DTS Reflection Part 5: Three things last forever
The final instalment of our DTS reflections series for now, Mark Carson looks at Faith, Hope and Love.
I am back In Cyprus. As well as working with an organisation called Oasis which supports refugees on the island, we have been doing evangelism on the streets of Larnaca, the town we are based. I lived here so it’s been great to reconnect and build on relationships. I will write more about Oasis in my next update but first I want to give you a feel for the place I have stepped into.
Three things will last forever – Faith, Hope and Love – and the greatest of these is Love. 1 Corinthians 13 v 13
Arriving in Cyprus there is the atmosphere of a divided nation and a religious presence that keeps people safe but not free. It reminds me of home.
The division here is Turkish in the north and Greek in the south. I try and understand the conflict as best I can but I realise being raised in Belfast it’s hard for someone looking in trying to figure it out.
I got talking to a young Greek man who just finished serving in the army nd was flying back to Greece. He was delighted and showed me a video of himself singing and leaving his post for the last time. He seemed free and happy and said he was here to protect the freedom of the Greek people here on the island because it was a Greek island.
The next day I was in Nicosia the city on the border between north and south. I walked across into the north and met a Kurdish Turk who was also serving in the army. His name was Anderson and he looked like he hadn’t slept in days. His English was limited but I gathered that he missed his home in Turkey where he had worked as a teacher. I offered him prayer but he didn’t understand and just kept saying mosque.
When I was in KFC I felt led to talk to this delivery driver named Doros who looked really sad, then he turned and started talking to me. We quickly got onto the hot topic of the moment – the divide between north and south. I said that in Ireland all we could do was pray and that was the answer as God was bigger than all of this. He agreed and I asked if he needed prayer for anything. He had severe anxiety and depression. I wanted to pray then and there but he was working for the colonel and had to go deliver. He had a big smile now though as he put his helmet on.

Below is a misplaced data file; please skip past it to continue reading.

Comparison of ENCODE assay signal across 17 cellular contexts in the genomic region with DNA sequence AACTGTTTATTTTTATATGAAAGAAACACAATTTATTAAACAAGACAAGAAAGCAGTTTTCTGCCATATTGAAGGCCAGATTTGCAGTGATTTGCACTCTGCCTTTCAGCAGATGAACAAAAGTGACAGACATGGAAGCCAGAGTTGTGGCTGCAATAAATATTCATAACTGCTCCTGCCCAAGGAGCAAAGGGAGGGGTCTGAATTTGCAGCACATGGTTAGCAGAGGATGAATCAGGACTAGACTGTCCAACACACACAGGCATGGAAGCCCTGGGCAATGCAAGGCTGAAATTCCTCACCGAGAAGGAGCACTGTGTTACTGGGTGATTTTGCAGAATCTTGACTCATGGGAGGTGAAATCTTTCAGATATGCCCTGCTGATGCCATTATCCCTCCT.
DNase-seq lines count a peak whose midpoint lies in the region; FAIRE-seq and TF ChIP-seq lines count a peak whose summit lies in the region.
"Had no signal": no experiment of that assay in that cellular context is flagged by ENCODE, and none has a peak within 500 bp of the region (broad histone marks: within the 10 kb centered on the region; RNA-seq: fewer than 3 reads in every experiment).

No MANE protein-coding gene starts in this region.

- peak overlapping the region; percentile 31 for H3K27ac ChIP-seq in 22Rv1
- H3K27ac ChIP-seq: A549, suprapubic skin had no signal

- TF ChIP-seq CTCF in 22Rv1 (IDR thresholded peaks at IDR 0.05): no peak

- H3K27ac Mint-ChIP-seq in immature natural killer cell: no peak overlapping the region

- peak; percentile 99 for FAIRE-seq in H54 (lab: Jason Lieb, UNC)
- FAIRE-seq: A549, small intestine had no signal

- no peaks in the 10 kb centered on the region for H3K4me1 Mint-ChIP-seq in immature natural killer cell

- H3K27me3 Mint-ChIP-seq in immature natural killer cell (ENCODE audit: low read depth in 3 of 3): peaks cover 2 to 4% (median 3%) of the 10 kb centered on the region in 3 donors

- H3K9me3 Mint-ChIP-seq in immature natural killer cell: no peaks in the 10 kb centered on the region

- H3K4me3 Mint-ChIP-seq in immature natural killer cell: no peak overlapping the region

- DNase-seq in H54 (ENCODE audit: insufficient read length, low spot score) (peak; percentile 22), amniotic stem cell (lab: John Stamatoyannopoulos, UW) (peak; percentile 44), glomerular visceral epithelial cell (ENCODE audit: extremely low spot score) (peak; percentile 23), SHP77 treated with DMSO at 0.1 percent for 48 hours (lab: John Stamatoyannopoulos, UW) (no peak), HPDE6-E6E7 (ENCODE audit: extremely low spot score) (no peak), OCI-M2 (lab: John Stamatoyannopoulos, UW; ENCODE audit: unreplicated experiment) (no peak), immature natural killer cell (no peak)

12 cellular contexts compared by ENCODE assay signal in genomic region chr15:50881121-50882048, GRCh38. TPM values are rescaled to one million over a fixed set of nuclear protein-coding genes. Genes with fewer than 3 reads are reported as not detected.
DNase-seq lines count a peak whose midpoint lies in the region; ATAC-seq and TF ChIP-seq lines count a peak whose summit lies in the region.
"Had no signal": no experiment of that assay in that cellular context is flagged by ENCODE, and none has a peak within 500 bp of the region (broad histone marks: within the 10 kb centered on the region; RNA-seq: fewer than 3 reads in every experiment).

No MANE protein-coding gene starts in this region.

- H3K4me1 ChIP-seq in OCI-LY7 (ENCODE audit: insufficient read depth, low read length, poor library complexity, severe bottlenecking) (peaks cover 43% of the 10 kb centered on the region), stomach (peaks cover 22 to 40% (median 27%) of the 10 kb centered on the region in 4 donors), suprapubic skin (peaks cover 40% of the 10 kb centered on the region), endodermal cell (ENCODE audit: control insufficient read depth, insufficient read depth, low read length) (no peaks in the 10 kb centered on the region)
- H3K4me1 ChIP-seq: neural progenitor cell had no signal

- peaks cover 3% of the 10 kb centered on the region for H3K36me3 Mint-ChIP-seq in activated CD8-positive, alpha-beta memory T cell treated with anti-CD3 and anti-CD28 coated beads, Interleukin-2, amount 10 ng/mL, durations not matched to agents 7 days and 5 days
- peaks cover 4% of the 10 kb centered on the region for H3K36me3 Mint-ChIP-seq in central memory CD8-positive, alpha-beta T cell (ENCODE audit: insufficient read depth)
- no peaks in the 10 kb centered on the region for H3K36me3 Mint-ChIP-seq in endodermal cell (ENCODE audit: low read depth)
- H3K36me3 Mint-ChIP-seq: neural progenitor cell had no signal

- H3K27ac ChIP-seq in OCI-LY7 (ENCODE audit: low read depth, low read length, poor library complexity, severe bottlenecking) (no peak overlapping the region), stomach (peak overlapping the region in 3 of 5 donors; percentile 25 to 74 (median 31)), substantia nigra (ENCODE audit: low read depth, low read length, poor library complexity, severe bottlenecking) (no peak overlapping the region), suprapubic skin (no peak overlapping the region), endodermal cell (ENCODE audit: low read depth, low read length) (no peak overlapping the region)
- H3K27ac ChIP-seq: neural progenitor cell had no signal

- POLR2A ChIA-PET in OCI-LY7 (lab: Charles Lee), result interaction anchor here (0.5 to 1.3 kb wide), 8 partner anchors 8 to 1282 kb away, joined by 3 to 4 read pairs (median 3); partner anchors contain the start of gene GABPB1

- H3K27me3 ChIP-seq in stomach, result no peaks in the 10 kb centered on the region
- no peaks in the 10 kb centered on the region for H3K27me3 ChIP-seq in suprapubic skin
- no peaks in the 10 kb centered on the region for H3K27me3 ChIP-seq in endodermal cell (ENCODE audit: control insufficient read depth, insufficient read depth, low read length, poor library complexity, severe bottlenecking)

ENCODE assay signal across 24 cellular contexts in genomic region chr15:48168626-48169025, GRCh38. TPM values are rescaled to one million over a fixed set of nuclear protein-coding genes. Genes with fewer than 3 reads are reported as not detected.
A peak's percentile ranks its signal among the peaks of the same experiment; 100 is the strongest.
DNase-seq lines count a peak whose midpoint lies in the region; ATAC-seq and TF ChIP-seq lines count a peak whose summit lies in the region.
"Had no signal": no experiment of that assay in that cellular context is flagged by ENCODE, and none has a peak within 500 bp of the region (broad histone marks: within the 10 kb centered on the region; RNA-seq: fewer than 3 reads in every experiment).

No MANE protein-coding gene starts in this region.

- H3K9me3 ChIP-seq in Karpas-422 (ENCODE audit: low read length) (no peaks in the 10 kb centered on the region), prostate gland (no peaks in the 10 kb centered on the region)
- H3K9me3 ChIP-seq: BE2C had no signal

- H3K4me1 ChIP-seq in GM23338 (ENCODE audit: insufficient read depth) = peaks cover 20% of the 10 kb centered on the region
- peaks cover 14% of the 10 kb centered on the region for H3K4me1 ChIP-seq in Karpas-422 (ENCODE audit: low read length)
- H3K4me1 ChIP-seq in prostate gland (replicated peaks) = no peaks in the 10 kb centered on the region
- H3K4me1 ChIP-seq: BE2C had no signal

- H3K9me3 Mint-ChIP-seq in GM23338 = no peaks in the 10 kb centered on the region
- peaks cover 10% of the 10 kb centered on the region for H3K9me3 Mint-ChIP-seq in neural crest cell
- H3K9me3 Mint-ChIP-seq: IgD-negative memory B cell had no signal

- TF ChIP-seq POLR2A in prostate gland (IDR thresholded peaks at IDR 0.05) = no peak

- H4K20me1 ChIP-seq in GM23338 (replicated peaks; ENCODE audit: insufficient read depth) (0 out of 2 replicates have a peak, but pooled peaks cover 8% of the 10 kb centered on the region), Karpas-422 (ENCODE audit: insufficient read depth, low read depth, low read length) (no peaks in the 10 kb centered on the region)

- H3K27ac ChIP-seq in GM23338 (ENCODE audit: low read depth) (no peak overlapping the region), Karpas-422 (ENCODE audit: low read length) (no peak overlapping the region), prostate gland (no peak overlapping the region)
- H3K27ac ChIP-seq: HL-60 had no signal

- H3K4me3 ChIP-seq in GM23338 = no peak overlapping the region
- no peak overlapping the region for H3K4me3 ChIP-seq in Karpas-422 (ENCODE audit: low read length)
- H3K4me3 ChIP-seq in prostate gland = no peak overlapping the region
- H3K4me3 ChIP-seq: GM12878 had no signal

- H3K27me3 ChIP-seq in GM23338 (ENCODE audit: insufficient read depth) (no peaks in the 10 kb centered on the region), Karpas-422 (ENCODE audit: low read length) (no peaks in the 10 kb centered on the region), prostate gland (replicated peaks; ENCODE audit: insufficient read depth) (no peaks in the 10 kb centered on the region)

I’ve found myself hanging around fast food joints. It’s cheaper and people tend to be more liberal with the oulde chat. The 75 cent ice cream at McDonald’s is a missionary favourite. Sam and I got talking to a guy called Marco and we arranged to meet him for a more upmarket Hagan Das. He told us about his Greek orthodox background and how he had to flee to the south after the Turkish invasion. We talked about unconditional Agape love, God’s love (I thought that would be right up his street because he is Greek) He didn’t seem too angry at the Turkish for what they did. He was at peace. But as I was finishing off my giant waffle I knew this man had a good heart, a soft heart but he was missing that relationship with the God he believed in. Marco is excited to meet again and we are praying he encounters Jesus.
Through my encounters on the streets I have learned of a real commitment from the people of Turkey and Greece to lay claim to this Island. Looking back in history it was the Assyrians, Romans, Ottomans and the British but I know how it ends. It doesn’t say that power will last forever, it’s faith hope and love and the greatest of these is Love.
So I have really been holding onto those foundational things: Faith, Hope and Love in times where the worlds foundations seem to be shaking those are foundations of a Kingdom that will last.